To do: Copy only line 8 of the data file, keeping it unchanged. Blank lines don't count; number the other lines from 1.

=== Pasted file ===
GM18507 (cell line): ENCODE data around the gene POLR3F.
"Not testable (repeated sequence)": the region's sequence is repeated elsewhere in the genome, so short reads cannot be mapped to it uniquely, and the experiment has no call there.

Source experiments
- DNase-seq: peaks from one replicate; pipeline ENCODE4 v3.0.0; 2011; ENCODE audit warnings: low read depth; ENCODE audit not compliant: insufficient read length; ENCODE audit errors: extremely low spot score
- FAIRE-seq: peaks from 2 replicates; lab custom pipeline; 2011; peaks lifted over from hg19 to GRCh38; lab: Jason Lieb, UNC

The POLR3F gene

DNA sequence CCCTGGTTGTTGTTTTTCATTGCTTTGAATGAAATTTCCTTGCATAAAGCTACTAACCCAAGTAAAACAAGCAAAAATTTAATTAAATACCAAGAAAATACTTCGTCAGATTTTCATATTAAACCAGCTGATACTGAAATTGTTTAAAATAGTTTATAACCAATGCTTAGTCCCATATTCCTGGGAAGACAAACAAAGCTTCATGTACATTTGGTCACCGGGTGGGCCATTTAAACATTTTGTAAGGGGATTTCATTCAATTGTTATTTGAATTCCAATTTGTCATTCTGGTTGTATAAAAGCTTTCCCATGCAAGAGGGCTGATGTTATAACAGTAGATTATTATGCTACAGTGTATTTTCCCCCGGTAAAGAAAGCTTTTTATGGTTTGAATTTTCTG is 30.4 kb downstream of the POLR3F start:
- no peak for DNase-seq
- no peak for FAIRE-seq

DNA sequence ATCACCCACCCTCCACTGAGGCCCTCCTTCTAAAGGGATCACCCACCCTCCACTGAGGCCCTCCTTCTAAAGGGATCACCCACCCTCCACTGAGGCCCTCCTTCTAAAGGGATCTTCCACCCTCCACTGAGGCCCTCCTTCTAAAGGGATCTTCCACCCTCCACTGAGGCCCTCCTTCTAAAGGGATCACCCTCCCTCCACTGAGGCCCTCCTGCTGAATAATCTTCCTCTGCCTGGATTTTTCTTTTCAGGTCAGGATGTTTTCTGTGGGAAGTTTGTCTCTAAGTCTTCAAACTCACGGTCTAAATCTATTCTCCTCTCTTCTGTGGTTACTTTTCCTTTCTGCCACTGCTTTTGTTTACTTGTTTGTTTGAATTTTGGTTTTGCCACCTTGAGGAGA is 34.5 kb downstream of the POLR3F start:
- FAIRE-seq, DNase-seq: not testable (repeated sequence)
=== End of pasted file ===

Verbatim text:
- no peak for DNase-seq